Cinemas will reopen in Saudi Arabia as part of Vision 2030

An undated photo shows a cinema house in Saudi Arabia’s Eastern Province inside Aramco. (Courtesy: Social media)
Updated 12 December 2017

Cinemas will reopen in Saudi Arabia as part of Vision 2030

JEDDAH: Commercial cinemas will be allowed to operate in the Kingdom as early as March 2018, Saudi Arabia’s Ministry of Culture and Information (MCI) has announced.
The Board of the General Commission for Audio Visual Medial (GCAM) chaired by the MCI’s Awwad Alawwad, passed a resolution on Monday allowing the authority to grant licenses to cinemas.
In a media statement received by Arab News, the supervisor of the cinema sector, Fahd Al-Muammar, said that GCAM, as the sector regulator, would begin preparing the necessary practical steps and procedures for running cinema houses in the Kingdom.
He stressed that all cinematic shows must be consistent with the deeply rooted social values in order to ensure presenting purposeful and attractive entertaining activities, that do not violate the ethical principles in the Kingdom.
Abdullah Al-Shamlani, spokesman for GCAM told Arab news that the commission would, after three months, issue all the official regulations for running cinema houses in the Kingdom.
“Licensing is due to begin after readying the show regulations and rules in public places within a period not exceeding 90 days,” Al-Shamlani said. He added that their role, as a watchdog, is to monitor and supervise the local cinematic scene after regulations are established.
Words of praise have since spread on social media as individuals in the film and cinema industry as well as viewers shared their glee and joy. The announcement comes as part of the Vision 2030 program in the Kingdom.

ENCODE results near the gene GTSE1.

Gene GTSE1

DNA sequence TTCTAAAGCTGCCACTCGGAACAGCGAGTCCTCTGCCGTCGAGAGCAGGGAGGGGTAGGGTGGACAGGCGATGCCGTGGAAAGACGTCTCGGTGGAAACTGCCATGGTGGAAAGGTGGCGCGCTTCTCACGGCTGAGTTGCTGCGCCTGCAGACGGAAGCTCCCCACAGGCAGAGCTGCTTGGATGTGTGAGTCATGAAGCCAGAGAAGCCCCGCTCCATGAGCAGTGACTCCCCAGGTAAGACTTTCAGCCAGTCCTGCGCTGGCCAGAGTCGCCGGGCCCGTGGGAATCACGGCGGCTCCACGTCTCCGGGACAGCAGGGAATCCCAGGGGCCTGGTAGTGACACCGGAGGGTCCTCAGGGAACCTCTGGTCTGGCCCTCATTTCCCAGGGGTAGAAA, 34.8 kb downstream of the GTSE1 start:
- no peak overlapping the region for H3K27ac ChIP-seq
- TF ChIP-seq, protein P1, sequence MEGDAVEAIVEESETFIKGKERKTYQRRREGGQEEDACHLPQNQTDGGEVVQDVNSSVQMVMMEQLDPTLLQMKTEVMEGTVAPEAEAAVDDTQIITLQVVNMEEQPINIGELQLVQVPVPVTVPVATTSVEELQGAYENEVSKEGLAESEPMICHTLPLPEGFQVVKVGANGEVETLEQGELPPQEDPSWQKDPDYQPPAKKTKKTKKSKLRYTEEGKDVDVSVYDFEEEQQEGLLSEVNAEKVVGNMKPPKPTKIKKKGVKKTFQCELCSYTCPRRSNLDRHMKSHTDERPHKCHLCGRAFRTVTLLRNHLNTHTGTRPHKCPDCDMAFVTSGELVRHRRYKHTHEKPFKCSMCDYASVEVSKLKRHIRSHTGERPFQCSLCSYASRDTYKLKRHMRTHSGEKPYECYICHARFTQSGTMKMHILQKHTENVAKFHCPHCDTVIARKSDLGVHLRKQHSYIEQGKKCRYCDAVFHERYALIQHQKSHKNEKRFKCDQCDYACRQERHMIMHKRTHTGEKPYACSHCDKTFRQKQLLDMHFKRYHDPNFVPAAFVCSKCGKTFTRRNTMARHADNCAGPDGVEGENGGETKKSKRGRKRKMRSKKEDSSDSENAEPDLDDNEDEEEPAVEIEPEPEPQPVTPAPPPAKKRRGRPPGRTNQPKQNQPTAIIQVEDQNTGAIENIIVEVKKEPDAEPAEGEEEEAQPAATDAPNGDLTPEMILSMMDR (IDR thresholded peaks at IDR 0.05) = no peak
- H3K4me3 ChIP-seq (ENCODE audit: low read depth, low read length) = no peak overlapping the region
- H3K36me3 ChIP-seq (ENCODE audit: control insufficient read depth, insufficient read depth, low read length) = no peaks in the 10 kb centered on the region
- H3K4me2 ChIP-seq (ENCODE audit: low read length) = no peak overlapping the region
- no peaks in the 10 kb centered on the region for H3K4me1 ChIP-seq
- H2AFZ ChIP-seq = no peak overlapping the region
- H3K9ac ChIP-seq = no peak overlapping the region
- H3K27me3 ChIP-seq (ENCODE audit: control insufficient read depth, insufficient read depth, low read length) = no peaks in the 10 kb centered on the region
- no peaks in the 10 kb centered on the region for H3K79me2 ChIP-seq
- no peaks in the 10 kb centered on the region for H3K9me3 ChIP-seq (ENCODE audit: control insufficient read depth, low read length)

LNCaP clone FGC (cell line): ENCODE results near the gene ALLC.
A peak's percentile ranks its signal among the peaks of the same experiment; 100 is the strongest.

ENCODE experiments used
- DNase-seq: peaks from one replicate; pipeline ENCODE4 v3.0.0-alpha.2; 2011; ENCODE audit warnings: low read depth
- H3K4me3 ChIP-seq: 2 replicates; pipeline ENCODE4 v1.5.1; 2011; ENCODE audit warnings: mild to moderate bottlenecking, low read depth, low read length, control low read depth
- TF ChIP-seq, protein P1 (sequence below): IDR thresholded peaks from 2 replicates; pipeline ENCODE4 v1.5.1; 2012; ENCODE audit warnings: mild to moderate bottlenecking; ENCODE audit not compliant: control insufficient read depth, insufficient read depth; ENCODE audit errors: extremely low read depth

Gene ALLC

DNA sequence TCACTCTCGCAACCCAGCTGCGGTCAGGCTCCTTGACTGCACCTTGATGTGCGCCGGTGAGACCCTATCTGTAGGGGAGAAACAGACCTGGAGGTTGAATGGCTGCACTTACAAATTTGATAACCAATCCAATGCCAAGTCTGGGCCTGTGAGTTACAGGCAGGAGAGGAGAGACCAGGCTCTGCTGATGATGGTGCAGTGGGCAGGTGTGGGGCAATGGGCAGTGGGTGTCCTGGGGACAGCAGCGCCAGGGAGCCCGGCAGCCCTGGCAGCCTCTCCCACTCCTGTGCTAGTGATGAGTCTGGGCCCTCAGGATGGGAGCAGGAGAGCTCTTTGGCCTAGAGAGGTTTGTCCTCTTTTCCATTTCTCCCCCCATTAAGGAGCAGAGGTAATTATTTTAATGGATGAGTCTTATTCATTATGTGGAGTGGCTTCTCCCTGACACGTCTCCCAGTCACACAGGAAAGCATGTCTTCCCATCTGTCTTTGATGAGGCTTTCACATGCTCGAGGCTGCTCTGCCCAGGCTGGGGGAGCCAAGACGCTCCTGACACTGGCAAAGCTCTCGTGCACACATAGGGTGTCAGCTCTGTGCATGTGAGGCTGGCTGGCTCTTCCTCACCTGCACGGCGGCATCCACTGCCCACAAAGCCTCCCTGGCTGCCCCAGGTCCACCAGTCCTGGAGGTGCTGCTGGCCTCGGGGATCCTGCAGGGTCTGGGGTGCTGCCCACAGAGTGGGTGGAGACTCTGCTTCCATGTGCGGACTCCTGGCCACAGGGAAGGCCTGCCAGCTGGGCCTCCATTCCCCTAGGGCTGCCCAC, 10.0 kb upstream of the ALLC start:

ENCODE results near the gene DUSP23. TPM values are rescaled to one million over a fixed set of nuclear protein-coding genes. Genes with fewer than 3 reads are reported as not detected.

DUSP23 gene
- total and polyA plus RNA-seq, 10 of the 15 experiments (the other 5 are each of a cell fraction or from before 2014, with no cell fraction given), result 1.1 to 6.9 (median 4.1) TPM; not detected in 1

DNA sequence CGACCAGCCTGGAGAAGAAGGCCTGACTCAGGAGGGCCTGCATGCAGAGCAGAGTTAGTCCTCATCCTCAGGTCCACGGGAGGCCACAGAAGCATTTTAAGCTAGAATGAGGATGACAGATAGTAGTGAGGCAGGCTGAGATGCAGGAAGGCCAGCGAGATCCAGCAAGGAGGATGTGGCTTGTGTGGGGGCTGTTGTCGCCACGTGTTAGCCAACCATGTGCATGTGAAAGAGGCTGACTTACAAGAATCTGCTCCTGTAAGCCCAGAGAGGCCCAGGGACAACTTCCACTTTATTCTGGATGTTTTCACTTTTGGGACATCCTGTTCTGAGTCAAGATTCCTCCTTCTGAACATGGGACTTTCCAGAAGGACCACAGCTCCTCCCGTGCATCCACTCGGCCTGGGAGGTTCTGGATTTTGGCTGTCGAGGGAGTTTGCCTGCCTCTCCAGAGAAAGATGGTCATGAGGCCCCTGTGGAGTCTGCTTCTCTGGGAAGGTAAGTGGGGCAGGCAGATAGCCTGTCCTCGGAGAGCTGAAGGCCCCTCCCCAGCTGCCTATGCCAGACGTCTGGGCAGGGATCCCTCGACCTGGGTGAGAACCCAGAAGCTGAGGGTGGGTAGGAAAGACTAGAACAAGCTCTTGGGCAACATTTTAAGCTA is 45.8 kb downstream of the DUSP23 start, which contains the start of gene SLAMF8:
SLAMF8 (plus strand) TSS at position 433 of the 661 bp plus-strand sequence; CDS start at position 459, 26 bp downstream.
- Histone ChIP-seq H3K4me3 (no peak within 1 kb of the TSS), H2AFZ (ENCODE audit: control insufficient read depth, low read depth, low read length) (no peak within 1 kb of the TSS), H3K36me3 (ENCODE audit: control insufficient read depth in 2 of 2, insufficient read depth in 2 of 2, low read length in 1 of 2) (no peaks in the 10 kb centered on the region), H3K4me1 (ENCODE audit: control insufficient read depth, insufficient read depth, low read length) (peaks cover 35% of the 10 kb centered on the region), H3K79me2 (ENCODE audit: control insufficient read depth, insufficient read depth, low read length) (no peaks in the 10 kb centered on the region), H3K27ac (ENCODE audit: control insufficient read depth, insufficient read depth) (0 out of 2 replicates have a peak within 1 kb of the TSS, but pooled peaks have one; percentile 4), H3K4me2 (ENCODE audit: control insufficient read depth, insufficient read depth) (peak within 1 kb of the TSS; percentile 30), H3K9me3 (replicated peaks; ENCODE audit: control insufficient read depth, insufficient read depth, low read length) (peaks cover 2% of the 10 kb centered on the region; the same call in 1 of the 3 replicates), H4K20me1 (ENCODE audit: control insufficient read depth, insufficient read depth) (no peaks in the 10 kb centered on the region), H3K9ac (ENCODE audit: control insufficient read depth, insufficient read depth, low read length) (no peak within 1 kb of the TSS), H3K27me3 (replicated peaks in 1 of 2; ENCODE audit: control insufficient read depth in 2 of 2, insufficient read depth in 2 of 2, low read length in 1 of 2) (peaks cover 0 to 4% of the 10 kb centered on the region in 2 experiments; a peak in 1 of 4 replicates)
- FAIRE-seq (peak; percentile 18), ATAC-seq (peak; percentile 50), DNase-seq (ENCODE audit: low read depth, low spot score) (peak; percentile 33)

“This marks a watershed moment in the development of the cultural economy in the Kingdom,” Alawwad said in his statement.
Saleem Homsi, a Syrian producer living in the Kingdom, also found the news to be a major game changer — for him personally and for many producers in the film industry. “We saw it coming. There are major changes happening and it was bound to happen. I’ve been an independent film producer for the past two years or so, and one major problem would be funding. People are always hesitant to invest in something when they don’t know if there’s a future to or not. But now, there is an investment that is worthwhile.”
He believes that with the announcement, not only could his film see the light in the Kingdom’s theaters but it will be easier for him as he ventures on in the world of independent filmmaking.
“The film industry is one that is part of every culture, and I for one am very enthusiastic about being a part in creating a film industry in Saudi Arabia. There have been commercial films and TV shows but we’re very passionate about making films for us, not commercially,” said Homsi.
Saudi director and actress Reem Habib.

Reem Habib, a longtime Saudi director and actress, and her husband Abdulhakeem Hakeem, also a veteran producer and director, were overwhelmed with the news.
“After 35 years of absence, it’s a complete change of direction for the filmmaking industry in Saudi Arabia. When we say making, we’re talking a whole new industry being brought from the ground up.